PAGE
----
This week, the future of the non-human elements has come into focus slightly, following an auction on Monday, November 26, of assets pledged and formerly owned by Afra.
The winner of the auction was FPH Chicken Holdings, LLC, the owners of the debt that caused the auction to happen in the first place. In a statement put out this afternoon, they say “FPH is now the sole owner of the entities that own the Free Press Houston newspaper assets and the Day For Night Festival assets foreclosed upon, which remain subject to the remaining debt held by FPH as a perfected, secured lender.”
Along with the press release was a statement from Steve Harter, owner of FPH Chicken Holdings, LLC., that doesn’t hold back when it comes to his feelings on Afra. “It is now well documented that Omar is a known, pathological liar and has bilked many individuals and entities out of millions of dollars,” Harter claims, after laying out examples of what he claims were untrue statements by Afra. He also claims that “...at least one...creditor has provided such information to the District Attorney believing that Omar should be prosecuted.”
Harter asserts that Afra "was not truthful" when he told Harter about how profitable Free Press Houston and the Day For Night Festival were. He also claimed that Afra did not actually own some of the entities pledged as collateral for a $850,000 loan. "In some instances, Omar both sold, transferred and/or pledged the same assets to third parties that Omar pledged as collateral for my loans to him at virtually the same time," Harter's statement reads.
We put in an email request to the Harris County District's Attorney's Office seeking to verify whether any investigation of Afra is underway by that office and have yet to hear back. We will update when we do.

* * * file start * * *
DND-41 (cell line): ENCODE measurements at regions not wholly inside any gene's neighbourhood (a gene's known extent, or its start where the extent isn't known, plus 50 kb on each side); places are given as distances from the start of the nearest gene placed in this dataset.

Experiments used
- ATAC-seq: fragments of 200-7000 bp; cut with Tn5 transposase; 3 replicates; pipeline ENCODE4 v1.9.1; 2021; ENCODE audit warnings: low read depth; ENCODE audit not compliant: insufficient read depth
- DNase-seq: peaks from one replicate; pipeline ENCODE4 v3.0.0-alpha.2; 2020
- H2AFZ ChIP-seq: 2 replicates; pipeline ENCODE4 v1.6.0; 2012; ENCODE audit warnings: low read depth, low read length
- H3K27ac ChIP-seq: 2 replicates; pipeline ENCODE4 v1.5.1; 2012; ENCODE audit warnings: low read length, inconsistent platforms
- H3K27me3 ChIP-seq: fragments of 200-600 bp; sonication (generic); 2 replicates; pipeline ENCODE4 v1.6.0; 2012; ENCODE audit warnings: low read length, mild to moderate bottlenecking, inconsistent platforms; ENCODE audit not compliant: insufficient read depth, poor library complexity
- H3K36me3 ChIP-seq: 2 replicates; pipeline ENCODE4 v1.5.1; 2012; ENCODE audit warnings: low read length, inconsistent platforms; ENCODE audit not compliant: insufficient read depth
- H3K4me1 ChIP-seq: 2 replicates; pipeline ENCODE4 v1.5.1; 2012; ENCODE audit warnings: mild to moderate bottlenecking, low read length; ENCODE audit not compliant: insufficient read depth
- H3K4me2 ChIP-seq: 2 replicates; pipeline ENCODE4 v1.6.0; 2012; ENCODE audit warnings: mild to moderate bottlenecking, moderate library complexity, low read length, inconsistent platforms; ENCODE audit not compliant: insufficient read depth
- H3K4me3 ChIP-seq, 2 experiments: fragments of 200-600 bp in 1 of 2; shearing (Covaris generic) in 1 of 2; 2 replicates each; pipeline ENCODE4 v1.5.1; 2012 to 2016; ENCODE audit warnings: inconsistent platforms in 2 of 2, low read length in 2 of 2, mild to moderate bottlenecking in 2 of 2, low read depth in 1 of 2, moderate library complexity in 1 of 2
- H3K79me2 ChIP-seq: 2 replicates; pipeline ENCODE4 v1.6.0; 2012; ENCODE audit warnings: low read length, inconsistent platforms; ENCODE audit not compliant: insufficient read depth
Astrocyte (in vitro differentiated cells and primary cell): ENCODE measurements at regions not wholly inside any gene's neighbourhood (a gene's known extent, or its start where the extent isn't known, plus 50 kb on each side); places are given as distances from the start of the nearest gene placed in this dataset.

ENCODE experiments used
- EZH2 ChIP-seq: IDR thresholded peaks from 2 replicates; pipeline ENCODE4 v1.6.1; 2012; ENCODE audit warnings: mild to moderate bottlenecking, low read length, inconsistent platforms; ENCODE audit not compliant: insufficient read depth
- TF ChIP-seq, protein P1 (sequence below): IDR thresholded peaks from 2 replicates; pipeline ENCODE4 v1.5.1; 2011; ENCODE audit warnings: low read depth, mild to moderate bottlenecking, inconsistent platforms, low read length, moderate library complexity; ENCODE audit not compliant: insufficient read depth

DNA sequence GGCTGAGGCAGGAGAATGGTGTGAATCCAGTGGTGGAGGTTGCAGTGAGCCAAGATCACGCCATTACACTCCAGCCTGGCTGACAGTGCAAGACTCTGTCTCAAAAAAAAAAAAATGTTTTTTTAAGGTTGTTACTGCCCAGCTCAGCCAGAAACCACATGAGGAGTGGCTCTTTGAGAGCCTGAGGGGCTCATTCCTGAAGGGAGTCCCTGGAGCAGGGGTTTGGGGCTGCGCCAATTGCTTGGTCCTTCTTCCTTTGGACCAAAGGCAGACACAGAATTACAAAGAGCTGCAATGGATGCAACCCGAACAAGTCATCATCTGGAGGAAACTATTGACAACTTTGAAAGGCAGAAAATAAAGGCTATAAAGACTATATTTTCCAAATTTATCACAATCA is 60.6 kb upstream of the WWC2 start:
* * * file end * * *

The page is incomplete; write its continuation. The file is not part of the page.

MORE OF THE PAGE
With regards to Free Press Houston, Harter says that he’s working with John Mills-McCoin to relaunch the paper under a new name: Byline Houston. He mentions that he’s looking for new partners for Day For Night, which means there may be life for the festival yet.
Reached by phone on Tuesday, Afra, who had previously denied any sexual misconduct, was straight to the point: “All the stuff he put in
Afra claims that his relationship with his creditors has been mostly cordial, with Harter being the aggressive outlier. This was not always the case, he says. “We restructured our agreement in 2016. He knew he was getting in the music business, which is high risk, high reward.”
As for the idea that criminal charges might be headed his way, Afra said, “All these things he said in regard to criminal stuff is just not accurate. I don’t know what to say other than that this guy’s pissed.”
As for the entities he created, he’s both hopeful and pragmatic.
“I’d like for the festival and the newspaper to move forward and keep going because they serve something important in the city,” Afra said. “And it would give some of these creditors an opportunity to get paid back.”